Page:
60 Years Ago: The Beatles First U.S. Visit

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The Beatles’ press conference at New York’s JFK Airport, Feb. 7, 1964

From the moment that Pan American flight 101 touched down on February 7, 1964, at about 1:30 p.m. at John F. Kennedy International Airport in New York (recently renamed for the president who was assassinated the previous November), rock ‘n’ roll music and America became forever changed. The Beatles had arrived in New York to appear on The Ed Sullivan Show and play their first U.S. tour.

The band had no idea how America would receive them. But just before touching down, Paul McCartney recalls, “The pilot had rung ahead and said, ‘Tell the boys there’s a big crowd waiting for them.’” Some 3,000 to 6,000 fans who’d been alerted by local radio stations were gathered, many on the rooftop observation deck of the terminal, most of them girls who were screaming as soon as the jet taxied up.

The media assembled for a press conference was another matter – cynical and out for blood. But the good-natured and witty banter of the Fab Four won them over. “We were funny at press conferences, because it was all a joke,” said John Lennon. “They’d ask joke questions so we’d give joke answers, but we weren’t really funny at all. It was just fifth-form humor, the sort you laugh at at school. The press were putrid. If there were any good questions about our music we took them seriously. We were nervous, though I don’t think people thought so.”

Watch a portion of the press conference

During their limo ride into Manhattan, the Beatles enjoyed listening to New York radio on the transistor radios they’d each been gifted by Pepsi. They marveled at how, in contrast to England’s staid single signal from the BBC, there were a number of stations playing rock ‘n’ roll, spinning not just the band’s favorite artists but their music as well. “We were so overawed by American radio,” Lennon recalled.

More thousands of fans surrounded the Plaza Hotel, where The Beatles and their party found themselves in the lap of luxury in an 11-room suite on the 12th floor of the famed hotel. But it was also like a gilded cell as the avid fans crowded around the Plaza made it nearly impossible for the band to leave the premises, much less do any sightseeing.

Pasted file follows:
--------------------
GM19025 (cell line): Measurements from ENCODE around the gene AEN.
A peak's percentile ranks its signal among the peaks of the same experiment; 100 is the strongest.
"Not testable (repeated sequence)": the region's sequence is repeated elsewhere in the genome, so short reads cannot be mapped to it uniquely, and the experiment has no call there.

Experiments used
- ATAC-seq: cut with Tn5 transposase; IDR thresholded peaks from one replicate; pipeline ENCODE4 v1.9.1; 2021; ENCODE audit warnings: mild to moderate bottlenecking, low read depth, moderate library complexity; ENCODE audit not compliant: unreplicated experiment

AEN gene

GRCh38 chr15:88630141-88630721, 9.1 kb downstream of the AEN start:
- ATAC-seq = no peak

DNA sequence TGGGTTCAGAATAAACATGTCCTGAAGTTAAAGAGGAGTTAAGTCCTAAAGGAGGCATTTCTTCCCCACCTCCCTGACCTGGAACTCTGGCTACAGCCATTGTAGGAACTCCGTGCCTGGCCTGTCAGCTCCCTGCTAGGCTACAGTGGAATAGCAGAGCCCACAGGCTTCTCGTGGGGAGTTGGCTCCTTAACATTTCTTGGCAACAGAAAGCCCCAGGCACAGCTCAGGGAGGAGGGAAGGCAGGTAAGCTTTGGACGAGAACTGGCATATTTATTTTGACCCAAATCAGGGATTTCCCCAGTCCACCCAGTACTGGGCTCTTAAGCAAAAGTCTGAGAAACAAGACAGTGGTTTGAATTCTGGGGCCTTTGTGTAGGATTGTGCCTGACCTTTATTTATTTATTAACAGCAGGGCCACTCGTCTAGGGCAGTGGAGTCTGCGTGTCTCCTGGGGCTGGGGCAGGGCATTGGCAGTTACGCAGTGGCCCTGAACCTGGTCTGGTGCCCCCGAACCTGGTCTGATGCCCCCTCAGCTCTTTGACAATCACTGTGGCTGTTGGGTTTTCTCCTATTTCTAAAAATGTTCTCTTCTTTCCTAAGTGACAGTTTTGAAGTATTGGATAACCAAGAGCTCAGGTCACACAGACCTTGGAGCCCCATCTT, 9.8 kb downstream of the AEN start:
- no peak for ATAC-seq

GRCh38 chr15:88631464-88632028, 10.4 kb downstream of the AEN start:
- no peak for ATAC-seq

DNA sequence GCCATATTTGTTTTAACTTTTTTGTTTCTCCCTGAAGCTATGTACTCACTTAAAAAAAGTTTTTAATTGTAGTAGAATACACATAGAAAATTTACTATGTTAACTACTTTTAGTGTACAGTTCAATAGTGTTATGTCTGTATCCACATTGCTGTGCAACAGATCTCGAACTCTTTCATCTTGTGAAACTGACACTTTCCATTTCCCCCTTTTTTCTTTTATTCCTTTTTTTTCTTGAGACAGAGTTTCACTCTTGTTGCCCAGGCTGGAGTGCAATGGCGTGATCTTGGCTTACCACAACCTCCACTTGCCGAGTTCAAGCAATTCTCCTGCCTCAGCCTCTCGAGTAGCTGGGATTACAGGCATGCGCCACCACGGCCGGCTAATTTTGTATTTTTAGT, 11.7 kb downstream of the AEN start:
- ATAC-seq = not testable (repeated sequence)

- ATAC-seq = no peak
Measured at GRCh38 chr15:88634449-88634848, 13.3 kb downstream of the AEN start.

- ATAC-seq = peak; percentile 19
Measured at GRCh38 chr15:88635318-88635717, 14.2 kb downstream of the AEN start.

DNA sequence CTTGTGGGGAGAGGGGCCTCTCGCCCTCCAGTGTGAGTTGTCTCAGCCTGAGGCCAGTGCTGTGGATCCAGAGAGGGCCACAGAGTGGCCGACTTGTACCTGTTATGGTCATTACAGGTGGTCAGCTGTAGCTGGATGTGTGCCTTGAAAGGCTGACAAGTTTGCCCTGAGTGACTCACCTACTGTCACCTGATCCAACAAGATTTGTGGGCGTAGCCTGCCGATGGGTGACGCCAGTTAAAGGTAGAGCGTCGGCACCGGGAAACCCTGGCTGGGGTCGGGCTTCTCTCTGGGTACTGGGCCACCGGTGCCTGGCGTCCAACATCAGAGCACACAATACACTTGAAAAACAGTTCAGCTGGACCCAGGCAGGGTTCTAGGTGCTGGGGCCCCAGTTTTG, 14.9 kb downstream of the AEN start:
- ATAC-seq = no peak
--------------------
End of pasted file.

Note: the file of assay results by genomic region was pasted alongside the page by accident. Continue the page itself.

That evening the group went to the Ed Sullivan Show studio on Broadway to rehearse and block out their performance – at least John, Paul and Ringo. George Harrison had caught a cold and remained behind to recuperate.

Sullivan’s “cue card guy,” Vince Calandra, famously stood in for Harrison at the dress rehearsal, wig and all. “I had an instant rapport with them,” he told Best Classic Bands.

“John wanted to know about some of the groups that had been here. He said, ‘What about Buddy Holly and the Crickets?’ And I said, ‘John, if you walk two steps to your right, that’s where he stood on the show. I held cards for them.’”

Related: Two months’ later, they held the top 5 spots on the U.S. singles chart

The Beatles’ “Red” and “Blue” albums, expanded in 2023, are available here.

Best Classic Bands Staff

3 Comments so far

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  1. Bob Sled
    #1 Bob Sled 10 February, 2019, 16:55

    Nothing big – just changed everything!

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  2. Janae
    #2 Janae 8 February, 2020, 01:20

    I still remember the excitement I felt, especially when glued to our TV watching them on Ed Sullivan that first time. The next day at school The Beatles were all anyone talked about. That was the beginning of Beatlemania, and my love of them. And I’m still a die-hard fan after all these years!

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  3. Nan
    #3 Nan 8 February, 2020, 17:23

    I was almost 7, my sister 9 and my bro 11. Us kids laid in my parents bed with them to watch the Ed Sullivan show on a black and white TV. A decade or so letter every kid in my high school Was looking for clues on the sergeant pepper band to determine if Paul was dead and then a few years later the Beatles had a whole chapter in my psych 101 book explaining the phenomenon. What a wonderful time to grow up with that music in the background of my life. Still a fan!

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